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Unformatted text preview: English 124.026 Jonathan Lee September 25, 2010 I Wish it Were Death, So I Could Not Stand at All In “It was not death for I stood up”. Dickinson writes about a situation in which one cannot find an end to their misery and gradually comes to grips with how their chaotic life is. The speaker in this poem is so desperate to understand her 1 own condition that concepts such as common sense or reason are used as a form of almost self-denial. Dickinson attempts to express her current ambiguous situation of “it”, by means of very tangible and concrete descriptions, ironically, a scientific-like approach to logic, and metaphors and similes in order to find solace for being in such a confusing state. In the first two stanzas, the speaker begins the poem by almost checking off the possibilities of her condition: “It was not Death, for I stood up, And all the Dead, lie down- It was not Night, for all the Bells Put out their Tongues, for Noon. It was not Frost, for on my Flesh I felt siroccos – crawl – Nor Fire – for just my marble feet Could keep a Chancel, cool- “ (1-8) The progression of these discoveries that Dickinson sets up are very rational. The first observation is her own existence for “It was Not Death”, and then the daytime by what hears in “the Bells/Put out their Tongues, for Noon.”, and feels with the “Siroccos – crawl –“. Dickinson uses this technique to contrast what the speaker’s actual situation is, which is filled with bleakness and despair, qualities that would not normally evoke rational behavior. The speaker seems to be going through the motions like clockwork as she describes her situation in the same 1 Indecipherable as to what the gender is, so the speaker will be in a female voice throughout the paper way that “…Everything that ticked – has stopped –“(17). Even the dashes that straddle “has stopped” creates the same effect of a constant beat, which emphasizes the fact that what once had...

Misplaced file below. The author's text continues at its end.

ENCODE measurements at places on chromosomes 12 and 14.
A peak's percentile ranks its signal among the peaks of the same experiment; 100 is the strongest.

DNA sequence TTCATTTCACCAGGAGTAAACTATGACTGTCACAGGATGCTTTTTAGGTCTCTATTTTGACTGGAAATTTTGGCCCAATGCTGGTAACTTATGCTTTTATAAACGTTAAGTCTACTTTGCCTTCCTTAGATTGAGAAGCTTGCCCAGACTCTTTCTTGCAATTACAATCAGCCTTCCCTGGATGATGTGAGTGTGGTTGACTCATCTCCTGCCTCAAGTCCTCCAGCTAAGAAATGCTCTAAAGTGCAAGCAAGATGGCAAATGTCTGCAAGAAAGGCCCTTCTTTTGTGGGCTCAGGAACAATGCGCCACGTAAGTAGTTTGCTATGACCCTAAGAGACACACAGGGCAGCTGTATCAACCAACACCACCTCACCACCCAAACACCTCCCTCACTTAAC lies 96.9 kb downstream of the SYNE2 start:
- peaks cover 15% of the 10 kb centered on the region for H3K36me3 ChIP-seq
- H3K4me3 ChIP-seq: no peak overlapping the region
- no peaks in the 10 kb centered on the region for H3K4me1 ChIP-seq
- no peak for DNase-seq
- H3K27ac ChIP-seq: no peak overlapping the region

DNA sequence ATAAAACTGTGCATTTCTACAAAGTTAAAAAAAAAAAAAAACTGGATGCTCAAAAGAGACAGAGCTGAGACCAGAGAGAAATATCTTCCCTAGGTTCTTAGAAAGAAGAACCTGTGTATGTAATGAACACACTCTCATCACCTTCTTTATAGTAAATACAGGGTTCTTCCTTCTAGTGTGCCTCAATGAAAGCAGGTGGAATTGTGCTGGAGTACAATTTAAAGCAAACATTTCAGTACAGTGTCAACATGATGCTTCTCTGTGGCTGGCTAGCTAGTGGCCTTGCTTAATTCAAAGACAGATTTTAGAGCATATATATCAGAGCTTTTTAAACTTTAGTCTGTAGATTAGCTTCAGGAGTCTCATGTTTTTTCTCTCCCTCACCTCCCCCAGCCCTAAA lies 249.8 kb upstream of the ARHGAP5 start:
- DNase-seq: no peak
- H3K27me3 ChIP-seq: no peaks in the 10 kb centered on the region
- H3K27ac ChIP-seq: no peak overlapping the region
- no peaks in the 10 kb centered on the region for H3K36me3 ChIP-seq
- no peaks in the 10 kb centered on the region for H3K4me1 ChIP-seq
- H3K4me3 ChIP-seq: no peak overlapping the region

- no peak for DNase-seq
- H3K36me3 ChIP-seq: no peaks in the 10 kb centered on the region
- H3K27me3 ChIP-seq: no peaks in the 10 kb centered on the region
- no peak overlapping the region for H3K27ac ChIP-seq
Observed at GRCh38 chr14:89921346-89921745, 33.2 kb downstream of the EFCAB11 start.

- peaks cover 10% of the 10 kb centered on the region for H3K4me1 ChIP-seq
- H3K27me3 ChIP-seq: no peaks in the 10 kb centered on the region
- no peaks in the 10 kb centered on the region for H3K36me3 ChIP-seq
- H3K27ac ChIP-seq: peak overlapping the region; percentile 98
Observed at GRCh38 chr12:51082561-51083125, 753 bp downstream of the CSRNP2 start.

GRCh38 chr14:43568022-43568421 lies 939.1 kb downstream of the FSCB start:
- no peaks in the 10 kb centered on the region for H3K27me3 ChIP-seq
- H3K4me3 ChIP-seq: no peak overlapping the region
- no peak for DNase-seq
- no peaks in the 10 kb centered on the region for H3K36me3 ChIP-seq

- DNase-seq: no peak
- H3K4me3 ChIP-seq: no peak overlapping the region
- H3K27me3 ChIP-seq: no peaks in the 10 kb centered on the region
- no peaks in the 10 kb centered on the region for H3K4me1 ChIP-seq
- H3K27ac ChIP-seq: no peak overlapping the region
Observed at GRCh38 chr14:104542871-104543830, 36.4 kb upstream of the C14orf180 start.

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This note was uploaded on 01/16/2012 for the course ENGLISH 124 taught by Professor Peck during the Fall '10 term at University of Michigan.
- Fall '10